Explain The Admissibility As Evidence 

  1. A revolver found in a home where officers were executing a search warrant that appeared valid on its face, but turned out to be invalid, through no fault of the officers.
  2. An unlawfully obtained confession the prosecutor wants admitted at trial to show that the testifying witness (defendant who gave the confession) is lying.
  3. In a civil, not criminal tax evasion trial, Internal Revenue Service lawyers want to introduce money against the defendant. The money was unlawfully seized from the defendant in a drug raid at his house.
  4. Defendant was arrested in the front yard of his home, about 100 feet from his front door, after police observed him firing a weapon in the direction of a school. Without a search warrant, police officers required the defendant to go back into his house, where they searched the living room. Police found a half a kilo of cocaine under the couch.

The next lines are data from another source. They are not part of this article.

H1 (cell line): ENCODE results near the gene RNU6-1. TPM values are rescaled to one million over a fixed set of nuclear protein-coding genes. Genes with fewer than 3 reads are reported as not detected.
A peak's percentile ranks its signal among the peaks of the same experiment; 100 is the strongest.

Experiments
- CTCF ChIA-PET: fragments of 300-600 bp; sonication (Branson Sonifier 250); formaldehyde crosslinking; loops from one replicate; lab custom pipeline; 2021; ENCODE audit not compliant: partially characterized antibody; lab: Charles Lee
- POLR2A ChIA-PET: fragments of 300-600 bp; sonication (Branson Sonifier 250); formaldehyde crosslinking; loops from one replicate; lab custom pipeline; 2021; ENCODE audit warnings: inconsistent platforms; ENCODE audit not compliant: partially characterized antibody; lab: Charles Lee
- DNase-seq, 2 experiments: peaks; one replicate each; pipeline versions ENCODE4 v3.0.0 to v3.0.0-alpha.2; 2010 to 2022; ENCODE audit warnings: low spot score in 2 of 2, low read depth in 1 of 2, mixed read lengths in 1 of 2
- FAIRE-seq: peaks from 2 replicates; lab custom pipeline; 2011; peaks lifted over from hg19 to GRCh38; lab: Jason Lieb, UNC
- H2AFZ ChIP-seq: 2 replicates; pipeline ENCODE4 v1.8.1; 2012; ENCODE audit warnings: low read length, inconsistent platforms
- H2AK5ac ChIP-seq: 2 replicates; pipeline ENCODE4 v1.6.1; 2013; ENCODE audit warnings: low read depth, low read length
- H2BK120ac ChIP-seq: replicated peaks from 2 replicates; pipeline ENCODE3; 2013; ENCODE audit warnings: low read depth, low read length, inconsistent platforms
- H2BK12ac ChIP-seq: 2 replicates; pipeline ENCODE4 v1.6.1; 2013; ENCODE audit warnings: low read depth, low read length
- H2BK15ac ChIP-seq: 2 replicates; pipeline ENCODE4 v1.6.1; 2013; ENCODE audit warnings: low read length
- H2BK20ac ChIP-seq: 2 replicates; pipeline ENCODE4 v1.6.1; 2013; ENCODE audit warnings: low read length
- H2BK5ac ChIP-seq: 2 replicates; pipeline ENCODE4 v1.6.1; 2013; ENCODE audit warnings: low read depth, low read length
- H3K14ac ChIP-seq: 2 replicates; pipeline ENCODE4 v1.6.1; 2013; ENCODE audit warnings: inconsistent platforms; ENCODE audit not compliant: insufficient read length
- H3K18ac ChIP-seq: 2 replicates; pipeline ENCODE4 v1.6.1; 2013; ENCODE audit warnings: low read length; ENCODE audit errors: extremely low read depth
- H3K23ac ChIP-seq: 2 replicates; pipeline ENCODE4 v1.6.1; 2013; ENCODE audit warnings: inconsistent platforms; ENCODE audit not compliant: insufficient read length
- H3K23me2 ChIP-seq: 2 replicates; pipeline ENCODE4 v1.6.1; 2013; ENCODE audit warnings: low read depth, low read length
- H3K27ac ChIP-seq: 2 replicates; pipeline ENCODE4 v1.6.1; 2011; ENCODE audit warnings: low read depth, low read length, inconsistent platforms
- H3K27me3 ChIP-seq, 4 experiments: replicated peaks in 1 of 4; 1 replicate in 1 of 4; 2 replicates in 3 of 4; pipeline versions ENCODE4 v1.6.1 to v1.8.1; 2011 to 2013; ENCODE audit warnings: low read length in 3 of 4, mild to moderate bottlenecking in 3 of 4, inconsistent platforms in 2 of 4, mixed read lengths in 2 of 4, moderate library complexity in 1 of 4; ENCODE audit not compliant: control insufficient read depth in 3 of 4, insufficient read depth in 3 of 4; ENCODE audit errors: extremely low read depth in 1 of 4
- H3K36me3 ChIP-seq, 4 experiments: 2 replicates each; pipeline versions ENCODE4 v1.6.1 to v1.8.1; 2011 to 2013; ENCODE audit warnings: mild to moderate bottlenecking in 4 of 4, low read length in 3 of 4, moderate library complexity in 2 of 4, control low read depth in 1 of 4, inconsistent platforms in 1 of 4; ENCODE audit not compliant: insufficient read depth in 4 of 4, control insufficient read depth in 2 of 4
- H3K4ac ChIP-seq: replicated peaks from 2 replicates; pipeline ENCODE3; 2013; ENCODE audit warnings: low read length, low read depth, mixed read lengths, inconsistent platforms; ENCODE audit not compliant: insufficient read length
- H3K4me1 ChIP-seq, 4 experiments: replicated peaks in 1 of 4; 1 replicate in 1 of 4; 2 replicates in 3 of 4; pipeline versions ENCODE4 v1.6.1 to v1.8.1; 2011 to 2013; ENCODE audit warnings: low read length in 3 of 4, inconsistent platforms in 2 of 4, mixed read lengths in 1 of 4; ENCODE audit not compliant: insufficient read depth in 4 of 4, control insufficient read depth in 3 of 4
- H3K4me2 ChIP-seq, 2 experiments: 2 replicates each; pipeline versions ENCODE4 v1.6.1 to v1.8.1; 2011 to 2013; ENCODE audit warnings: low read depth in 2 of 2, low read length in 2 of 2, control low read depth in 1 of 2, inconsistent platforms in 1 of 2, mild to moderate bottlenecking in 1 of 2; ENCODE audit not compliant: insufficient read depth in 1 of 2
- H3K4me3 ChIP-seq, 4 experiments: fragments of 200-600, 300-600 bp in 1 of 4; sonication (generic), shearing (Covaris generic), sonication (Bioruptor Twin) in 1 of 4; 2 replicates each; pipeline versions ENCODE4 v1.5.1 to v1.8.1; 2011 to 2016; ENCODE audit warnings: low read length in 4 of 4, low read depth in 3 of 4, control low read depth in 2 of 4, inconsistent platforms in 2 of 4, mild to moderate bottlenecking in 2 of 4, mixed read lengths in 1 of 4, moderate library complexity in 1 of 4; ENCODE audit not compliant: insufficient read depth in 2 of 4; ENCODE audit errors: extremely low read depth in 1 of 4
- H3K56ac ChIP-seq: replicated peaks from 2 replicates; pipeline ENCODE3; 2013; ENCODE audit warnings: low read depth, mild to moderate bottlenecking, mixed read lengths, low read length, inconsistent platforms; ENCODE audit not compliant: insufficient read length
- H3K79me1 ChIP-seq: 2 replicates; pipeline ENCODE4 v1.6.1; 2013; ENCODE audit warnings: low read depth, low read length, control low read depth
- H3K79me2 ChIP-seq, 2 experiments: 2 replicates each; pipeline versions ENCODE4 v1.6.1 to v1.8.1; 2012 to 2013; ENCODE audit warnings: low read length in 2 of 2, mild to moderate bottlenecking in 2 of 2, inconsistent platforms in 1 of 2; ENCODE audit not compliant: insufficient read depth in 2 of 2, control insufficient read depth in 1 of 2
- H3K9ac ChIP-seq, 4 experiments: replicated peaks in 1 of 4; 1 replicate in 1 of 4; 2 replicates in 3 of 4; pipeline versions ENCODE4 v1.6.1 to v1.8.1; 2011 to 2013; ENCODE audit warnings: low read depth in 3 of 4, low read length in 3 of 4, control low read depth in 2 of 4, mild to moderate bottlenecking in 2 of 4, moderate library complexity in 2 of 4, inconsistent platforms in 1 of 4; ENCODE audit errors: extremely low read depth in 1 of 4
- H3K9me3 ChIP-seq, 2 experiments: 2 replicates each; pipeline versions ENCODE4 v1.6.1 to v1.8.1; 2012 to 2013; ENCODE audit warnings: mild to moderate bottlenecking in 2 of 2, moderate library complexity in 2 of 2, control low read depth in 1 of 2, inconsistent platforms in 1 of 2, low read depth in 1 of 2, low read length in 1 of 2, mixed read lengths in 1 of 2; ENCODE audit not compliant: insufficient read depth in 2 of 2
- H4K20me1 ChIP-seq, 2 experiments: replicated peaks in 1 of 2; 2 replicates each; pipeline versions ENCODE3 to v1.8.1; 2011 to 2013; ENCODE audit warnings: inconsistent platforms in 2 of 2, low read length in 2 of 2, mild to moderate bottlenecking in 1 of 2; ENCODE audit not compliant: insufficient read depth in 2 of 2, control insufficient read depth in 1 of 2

5. Stolen property was found by a neighbor while snooping, on his own, in the defendant’s garage. The garage door was open while the neighbor was away from the home. Pictures of the property had been in a newspaper article about local burglaries. He took the property from the garage and turned the property over to the police. The prosecutor wants to use the stolen property to help prove the defendant is guilty of two burglaries.